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St. Patrick’s Binge Drinking Risks

Pub crawls, green booze and binging put you at risk for hazards like falls, assaults, alcohol poisoning and hypothermia


Ads featuring leprechauns, four-leaf clovers and mugs of green beer are out in full force promoting pub crawls and other St. Patrick’s Day events, all aimed at encouraging people to drink early and often. While you might share an Irish toast with your friends (“sláinte” or “health”), there’s nothing healthy about the near-mythical boozing that’s become associated with the Irish holiday.

“Drinking enough alcohol to get drunk quickly is considered binge drinking,” says emergency room physician Andrew Miller, DO, Medical Director, Emergency Room at Lehigh Valley Hospital–Cedar Crest, and Chief, Pediatric Emergency Medicine, at Lehigh Valley Health Network. “For a man, that means drinking five or more drinks on a single occasion, or a woman drinking four or more drinks on a single occasion.”

Binge risks

Drinking that much alcohol within a short period of time puts you at risk for a number of issues. “Your balance becomes impaired, so that puts you at increased risk for falling. Alcohol lowers your body temperature, so this time of year, excess drinking puts you at risk for hypothermia. And when you over-consume alcohol, you are certainly at risk for alcohol poisoning (also known as alcohol overdose) which places your blood alcohol concentration above .08 percent,” Dr. Miller says.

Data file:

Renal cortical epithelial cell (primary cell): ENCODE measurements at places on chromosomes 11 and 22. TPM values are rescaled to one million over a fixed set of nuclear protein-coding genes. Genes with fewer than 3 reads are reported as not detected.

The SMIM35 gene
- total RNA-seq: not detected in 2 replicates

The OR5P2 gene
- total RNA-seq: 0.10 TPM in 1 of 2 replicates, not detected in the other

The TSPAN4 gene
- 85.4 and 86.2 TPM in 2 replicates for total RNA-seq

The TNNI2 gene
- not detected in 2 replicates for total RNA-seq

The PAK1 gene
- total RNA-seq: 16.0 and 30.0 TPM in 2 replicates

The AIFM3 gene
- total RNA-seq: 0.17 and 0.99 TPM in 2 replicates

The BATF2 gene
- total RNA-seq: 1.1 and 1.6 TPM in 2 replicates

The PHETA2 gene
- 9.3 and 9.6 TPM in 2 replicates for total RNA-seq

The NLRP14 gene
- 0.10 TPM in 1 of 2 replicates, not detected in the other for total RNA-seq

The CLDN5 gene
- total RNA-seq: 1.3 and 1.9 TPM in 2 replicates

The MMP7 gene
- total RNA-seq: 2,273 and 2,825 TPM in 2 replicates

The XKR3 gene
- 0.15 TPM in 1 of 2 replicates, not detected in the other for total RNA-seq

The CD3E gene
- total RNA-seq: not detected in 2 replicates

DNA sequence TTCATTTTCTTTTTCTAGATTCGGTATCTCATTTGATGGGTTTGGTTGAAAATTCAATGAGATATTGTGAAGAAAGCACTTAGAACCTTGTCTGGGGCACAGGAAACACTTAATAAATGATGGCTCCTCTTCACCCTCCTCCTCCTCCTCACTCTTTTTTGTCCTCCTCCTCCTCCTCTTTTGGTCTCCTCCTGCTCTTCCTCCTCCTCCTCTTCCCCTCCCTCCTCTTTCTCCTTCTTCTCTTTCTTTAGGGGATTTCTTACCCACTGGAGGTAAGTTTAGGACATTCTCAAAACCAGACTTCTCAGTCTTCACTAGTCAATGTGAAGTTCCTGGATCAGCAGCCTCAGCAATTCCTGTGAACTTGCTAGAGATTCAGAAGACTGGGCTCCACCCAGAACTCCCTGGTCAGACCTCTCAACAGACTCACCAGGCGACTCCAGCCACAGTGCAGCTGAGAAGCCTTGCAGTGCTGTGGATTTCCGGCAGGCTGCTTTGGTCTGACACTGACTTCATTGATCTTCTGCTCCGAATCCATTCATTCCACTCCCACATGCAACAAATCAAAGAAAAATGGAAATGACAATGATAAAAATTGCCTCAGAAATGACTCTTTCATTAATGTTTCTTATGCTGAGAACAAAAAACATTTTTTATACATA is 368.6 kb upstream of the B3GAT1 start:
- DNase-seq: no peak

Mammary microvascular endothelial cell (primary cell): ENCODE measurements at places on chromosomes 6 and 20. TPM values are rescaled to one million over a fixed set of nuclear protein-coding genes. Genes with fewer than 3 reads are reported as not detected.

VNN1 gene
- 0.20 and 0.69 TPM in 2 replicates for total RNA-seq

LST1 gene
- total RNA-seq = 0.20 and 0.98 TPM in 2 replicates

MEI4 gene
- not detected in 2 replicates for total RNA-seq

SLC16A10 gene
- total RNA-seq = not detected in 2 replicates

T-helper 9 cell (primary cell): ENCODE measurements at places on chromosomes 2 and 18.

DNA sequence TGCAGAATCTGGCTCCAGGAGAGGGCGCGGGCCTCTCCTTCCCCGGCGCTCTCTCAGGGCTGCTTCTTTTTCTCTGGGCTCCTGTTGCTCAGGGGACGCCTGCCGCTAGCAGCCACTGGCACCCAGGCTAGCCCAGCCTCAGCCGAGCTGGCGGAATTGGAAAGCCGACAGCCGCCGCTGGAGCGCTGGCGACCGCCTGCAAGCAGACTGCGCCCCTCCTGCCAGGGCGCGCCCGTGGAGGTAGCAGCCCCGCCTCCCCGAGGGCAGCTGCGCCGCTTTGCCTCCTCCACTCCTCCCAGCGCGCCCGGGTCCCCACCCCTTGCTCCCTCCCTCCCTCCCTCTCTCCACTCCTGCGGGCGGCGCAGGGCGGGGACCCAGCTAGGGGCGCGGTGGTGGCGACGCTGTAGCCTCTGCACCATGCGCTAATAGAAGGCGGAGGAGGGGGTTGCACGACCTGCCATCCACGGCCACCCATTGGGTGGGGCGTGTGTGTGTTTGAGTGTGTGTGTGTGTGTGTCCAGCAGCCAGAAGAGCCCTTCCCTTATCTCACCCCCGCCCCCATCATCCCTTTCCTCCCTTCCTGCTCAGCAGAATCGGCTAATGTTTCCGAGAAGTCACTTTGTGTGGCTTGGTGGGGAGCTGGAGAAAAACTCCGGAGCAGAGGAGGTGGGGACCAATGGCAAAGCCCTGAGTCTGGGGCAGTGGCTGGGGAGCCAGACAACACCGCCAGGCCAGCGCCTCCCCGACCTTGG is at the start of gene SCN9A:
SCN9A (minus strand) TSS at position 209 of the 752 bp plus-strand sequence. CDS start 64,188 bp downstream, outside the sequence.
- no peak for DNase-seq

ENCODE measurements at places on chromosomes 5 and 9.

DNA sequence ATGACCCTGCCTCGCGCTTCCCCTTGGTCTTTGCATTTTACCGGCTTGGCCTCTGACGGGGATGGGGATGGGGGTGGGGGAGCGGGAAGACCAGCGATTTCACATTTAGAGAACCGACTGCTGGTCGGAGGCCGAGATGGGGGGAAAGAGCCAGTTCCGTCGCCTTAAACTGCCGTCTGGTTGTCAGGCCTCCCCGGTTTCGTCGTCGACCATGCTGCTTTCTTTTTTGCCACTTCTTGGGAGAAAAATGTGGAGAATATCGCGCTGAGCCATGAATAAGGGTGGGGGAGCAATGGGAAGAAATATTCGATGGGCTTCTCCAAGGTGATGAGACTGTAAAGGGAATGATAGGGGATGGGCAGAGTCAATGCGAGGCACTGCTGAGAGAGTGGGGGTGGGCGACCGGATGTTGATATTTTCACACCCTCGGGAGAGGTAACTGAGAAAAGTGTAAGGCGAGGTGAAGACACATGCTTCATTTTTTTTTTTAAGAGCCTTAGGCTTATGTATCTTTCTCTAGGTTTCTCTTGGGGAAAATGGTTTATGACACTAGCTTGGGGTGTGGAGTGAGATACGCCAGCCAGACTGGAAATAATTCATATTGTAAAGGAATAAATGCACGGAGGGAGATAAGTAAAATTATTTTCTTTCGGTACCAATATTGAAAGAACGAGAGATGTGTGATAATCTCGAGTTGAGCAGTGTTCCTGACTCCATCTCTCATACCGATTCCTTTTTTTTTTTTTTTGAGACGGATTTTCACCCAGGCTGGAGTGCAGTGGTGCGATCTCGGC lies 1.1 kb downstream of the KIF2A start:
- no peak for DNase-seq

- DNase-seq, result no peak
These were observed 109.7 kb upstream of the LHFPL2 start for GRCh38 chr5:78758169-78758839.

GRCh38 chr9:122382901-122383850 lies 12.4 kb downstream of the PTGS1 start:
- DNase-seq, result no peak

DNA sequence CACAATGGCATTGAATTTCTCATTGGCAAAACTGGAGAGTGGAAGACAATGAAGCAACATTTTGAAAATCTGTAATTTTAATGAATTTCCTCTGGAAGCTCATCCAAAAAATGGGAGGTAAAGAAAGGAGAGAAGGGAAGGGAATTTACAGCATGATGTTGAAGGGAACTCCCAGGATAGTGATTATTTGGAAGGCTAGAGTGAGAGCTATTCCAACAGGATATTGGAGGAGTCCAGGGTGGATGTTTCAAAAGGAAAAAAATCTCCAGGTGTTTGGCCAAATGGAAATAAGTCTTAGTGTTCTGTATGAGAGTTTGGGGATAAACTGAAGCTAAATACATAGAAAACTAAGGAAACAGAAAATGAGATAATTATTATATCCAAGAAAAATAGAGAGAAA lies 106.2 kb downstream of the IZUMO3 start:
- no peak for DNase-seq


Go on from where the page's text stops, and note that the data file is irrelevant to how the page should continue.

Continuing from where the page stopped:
Because reasoning and mental concentration are among the first executive functions affected by alcohol consumption, the Centers for Disease Control and Prevention says binge drinking increases the chances you could be involved in a car crash, either as a passenger or driver. You may also be at higher risk for physical or sexual assault.

Did you know?

Pub crawls, green booze and binging put you at risk for hazards like falls, assaults, alcohol poisoning and hypothermia.

It’s also critical to keep an eye on children who may be enticed to try alcohol. “Alcohol consumption in a child is never OK,” Dr. Miller says. “Even small amounts of alcohol consumption in young children can lead to low sugars, low temperatures, seizures, coma, and even death. Be careful to keep alcohol out of their reach.”

Improve your luck

Instead of falling for pub crawl mentality, choose a healthier St. Paddy’s Day plan.

  • Enjoy a toast with your friends but then stick to water.
  • Make sure if you drink alcohol that you also eat to slow absorption of alcohol.
  • Know when it’s time to stop drinking.
  • Opt to be the designated driver for your friends and only drink water, soda or other no-alcohol beverages.

Need help?

If you are with someone who has consumed alcohol to excess, seek emergency help. “People who are that intoxicated can asphyxiate on vomit,” Dr. Miller says. If the concern is more about alcohol dependence, have an honest discussion with your doctor. “Your primary care physician or clinician can help determine if you have a drinking problem and then help you find the right help,” he says.

Do you need a primary care physician?

Call 888-402-LVHN (5846) or

Find one here

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